FDA Law Update

Current Issues Affecting FDA-Regulated Companies

The US Food and Drug Administration (FDA) Office of Pharmaceutical Quality (OPQ) of the Center for Drug Evaluation and Research (CDER) recently published a White Paper laying out a framework to evaluate the Quality Management Maturity (QMM) of pharmaceutical manufacturing sites. The White Paper supports CDER’s long-held vision for pharmaceutical quality in the 21st century, described as a “maximally efficient, agile, flexible manufacturing sector” that is able to reliably produce high-quality drug products without extensive regulatory oversight.[1] The Agency is hosting a two-day workshop on May 24 and 25 for stakeholders to provide feedback on the proposed QMM, which may
Continue Reading FDA White Paper Signals Shift to Performance-Based Reviews of Mature Quality Systems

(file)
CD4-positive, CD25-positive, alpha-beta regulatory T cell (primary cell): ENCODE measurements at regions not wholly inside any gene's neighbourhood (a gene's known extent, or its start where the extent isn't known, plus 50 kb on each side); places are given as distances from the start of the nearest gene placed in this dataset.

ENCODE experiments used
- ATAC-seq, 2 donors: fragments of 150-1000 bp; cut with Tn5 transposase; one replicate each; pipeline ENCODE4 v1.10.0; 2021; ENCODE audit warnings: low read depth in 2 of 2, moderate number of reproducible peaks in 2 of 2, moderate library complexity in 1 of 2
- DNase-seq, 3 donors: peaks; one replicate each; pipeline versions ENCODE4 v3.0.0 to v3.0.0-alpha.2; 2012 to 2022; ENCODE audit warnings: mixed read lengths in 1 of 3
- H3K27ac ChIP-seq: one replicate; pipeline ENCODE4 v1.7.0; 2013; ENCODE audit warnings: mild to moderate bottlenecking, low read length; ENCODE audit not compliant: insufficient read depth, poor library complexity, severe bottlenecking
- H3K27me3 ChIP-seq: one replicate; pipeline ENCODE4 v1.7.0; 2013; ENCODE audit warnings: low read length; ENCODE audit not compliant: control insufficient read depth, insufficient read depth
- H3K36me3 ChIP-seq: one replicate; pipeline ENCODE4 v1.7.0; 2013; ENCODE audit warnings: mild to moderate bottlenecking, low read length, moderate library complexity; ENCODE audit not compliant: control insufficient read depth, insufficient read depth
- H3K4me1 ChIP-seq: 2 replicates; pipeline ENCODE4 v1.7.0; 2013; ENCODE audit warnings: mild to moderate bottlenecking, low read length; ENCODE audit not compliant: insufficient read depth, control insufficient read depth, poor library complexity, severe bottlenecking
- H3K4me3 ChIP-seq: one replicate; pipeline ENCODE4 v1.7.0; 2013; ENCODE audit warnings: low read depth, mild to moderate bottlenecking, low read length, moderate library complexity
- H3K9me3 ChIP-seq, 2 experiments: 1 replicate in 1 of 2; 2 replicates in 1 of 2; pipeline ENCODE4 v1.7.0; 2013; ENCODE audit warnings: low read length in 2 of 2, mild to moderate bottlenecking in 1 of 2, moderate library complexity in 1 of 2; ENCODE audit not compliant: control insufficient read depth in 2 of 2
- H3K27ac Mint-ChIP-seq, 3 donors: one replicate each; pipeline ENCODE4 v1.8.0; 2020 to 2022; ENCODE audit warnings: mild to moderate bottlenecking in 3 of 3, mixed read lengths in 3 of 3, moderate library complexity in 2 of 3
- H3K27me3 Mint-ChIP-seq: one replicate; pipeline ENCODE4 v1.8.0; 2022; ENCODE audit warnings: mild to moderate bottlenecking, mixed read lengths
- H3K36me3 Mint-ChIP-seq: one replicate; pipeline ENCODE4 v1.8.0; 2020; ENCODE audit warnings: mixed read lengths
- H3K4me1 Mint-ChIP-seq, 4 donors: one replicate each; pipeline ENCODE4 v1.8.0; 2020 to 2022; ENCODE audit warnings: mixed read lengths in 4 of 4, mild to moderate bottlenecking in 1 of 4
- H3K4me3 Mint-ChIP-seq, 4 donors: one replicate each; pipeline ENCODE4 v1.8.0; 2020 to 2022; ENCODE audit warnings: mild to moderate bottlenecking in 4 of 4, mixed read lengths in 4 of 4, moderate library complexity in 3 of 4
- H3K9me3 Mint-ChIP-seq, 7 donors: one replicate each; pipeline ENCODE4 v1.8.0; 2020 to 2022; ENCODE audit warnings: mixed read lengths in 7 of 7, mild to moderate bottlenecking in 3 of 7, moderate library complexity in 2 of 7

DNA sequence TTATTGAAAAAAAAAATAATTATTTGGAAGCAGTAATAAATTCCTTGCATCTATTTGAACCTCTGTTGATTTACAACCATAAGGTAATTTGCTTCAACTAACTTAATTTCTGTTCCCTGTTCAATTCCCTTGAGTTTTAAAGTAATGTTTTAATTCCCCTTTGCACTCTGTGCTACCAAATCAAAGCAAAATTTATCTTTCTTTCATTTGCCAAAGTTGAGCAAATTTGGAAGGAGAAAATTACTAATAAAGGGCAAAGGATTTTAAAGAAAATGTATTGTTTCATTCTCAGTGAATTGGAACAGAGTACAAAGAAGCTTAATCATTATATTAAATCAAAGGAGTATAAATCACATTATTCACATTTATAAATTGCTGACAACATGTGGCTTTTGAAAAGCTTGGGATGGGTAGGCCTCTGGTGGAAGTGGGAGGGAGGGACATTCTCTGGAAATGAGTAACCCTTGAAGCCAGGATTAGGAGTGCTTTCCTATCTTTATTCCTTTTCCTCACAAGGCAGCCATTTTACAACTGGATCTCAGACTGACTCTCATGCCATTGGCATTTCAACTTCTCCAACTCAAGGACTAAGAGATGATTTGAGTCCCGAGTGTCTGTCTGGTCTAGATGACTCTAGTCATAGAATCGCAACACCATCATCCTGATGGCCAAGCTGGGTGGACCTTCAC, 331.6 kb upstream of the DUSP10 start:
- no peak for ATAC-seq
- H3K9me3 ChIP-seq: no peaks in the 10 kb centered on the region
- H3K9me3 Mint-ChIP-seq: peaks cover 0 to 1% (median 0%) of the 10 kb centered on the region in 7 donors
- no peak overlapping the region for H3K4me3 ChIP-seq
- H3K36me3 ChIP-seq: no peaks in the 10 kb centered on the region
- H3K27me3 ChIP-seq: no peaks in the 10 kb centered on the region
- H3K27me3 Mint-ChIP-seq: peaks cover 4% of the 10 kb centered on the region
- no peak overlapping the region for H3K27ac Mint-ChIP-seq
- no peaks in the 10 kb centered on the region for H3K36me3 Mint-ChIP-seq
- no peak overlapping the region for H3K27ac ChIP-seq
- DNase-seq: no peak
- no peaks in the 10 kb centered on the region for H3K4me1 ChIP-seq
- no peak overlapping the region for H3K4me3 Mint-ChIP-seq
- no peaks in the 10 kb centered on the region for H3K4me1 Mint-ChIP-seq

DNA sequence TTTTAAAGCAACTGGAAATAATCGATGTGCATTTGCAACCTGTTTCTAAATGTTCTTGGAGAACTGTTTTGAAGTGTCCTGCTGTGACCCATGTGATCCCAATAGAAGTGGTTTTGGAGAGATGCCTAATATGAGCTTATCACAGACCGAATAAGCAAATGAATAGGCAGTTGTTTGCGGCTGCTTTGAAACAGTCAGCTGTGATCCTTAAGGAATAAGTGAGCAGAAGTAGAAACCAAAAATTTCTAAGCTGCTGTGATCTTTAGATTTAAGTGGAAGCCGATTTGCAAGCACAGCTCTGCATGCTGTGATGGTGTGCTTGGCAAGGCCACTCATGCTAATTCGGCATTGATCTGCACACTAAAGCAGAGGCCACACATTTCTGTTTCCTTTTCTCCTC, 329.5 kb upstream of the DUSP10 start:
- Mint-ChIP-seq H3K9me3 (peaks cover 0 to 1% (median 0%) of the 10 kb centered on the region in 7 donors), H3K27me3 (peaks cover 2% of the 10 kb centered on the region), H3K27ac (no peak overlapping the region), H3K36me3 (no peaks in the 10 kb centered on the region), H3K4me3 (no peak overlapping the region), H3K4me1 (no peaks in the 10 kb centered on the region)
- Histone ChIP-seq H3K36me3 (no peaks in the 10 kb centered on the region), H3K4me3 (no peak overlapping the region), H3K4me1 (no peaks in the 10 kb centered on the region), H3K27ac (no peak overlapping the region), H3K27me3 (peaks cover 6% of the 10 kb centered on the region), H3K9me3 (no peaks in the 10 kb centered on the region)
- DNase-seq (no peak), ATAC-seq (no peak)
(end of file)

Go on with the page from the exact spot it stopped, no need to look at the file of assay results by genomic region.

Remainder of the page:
On May 4, 2022, the Food and Drug Administration (FDA) issued warning letters to five companies it asserts are illegally marketing products labeled as containing delta-8 tetrahydrocannabinol (Delta-8 THC) in ways that violate the Federal Food, Drug, and Cosmetic Act (FDCA). Simultaneously, FDA issued a new consumer update “5 Things to Know about Delta-8 Tetrahydrocannabinol – Delta-8 THC.”  The consumer update and warning letters are a continuation and expansion of FDA’s efforts to warn the public about products that are not approved under the FDCA and to rein in the rapidly expanding market of products containing hemp-derived cannabinoids. 
Continue Reading Warning! FDA Issues Warning Letters for Products Containing Delta-8 THC